Had an exchange with a lefty post modernist type; he declared that (by some sort of universal decree?) “all cultures were of equal value”. I can’t imagine any basis for this idiotic claim other than that all should be treated with respect like some sort of extension of the Christian sovereign individual concept. That doesn’t make any sense either. What it is is an attempt to subvert the principle of the hierarchy of value; to destroy the very basis of value and promote the false god of equality above reality.
      If you close your eyes really, really hard you too can believe that some moronic banging on a log of wood is equal to a symphony orchestra.

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      • Hendo: I would like evidence that Prof Paul Spoonley actually said that. I’ve seen him at public lectures and I have a friend who attended his classes at Massey. The impression I have is of a nice intelligent guy,the type of person you would be happy with as a neigbour or having a chat about something you agreed about ~ say cycling trails in NZ. I am also confident that he tells the truth when he says he has received anonymous threats to him and his family.
        I disagree with Mr Spoonley about the economic costs of immigrants which I believe includes both of us. He thinks they are a boost to the economy and I think they have to contribute about $500,000 per person in tax before they start to boost our economy. Both of us can quote economists supporting our views.
        However I do think you have a good point about his easy assumption that the western world has some form of super global culture that can asborb other cultures like a sponge collecting water. Reviews of “Two Sisters” by Åsne Seierstad describe Somali parents accepted as refugees in Norway and never feeling at home in the alien Noreign lifestyle; their son is an atheist and their two teenage daughters went to Syria to join Isis. According to their social media contacts the girls settled happily into Isis and its extreme interpretation of Islam. When the girls were asked about Isis policy of selling Yazidis girls into sexual slavery they defended it as being the fate of those who do not accept Islam. Of course this is an extreme case of cultures clashing; most of the visibly foreign immigrants in NZ are happy to become Kiwis in interests and behaviour. That ‘most’ is modified by those how are here to benefit from the welfare state. Paul Spoonley does not grasp how education for your children and health care for your sick takes precedence over culture.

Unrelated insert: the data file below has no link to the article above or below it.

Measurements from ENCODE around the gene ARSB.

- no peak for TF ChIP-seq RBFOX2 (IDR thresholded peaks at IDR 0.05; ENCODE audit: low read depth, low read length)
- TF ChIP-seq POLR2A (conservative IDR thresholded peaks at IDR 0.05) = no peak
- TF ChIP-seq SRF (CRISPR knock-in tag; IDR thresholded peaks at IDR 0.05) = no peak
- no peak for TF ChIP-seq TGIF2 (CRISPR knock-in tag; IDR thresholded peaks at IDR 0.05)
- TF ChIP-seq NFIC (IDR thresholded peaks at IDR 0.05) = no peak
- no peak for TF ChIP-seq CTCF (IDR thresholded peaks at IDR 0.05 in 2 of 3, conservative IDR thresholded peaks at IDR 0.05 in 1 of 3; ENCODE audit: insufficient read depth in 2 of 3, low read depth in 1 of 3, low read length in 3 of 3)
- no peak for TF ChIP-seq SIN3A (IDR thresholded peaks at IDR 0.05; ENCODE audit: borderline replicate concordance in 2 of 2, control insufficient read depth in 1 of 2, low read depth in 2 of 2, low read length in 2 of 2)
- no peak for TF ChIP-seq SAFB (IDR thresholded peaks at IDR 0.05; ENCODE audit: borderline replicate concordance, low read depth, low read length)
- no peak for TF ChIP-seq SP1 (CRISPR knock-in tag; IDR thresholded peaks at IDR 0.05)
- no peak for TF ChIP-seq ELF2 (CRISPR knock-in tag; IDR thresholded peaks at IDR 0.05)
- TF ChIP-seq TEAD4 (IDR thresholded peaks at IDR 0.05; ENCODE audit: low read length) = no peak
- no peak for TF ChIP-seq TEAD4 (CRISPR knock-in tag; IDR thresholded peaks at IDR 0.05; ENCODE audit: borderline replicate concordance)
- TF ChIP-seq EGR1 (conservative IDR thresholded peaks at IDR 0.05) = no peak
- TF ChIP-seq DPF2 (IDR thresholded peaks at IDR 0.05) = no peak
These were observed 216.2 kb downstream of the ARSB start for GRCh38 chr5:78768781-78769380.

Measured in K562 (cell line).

My brighter sister living in the UK also said she used to believe “all cultures were of equal value” until she read of the Nigerian child who was flown to the UK to be ritually killed as demanded by some weird sub-culture.
        The trouble with other cultures is they are ‘other’; by definition you cannot hope to fully understand them. And your ‘beating piece of wood’ reminds me of hearing a Professor of Musicology hearing a boy beating a piece of wood and it took this expert about half an hour to work out the child was playing in 17-19 time.

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  2. “As for Australia, there is widespread disapproval here around the treatment of illegal migrants, asylum seekers (“boat people”) by Australia (easy for New Zealanders, when we are so far from the immediate risk), and a resentment among many about Australia’s deportations of some of the shady New Zealand citizens who’ve fallen foul of Australian law”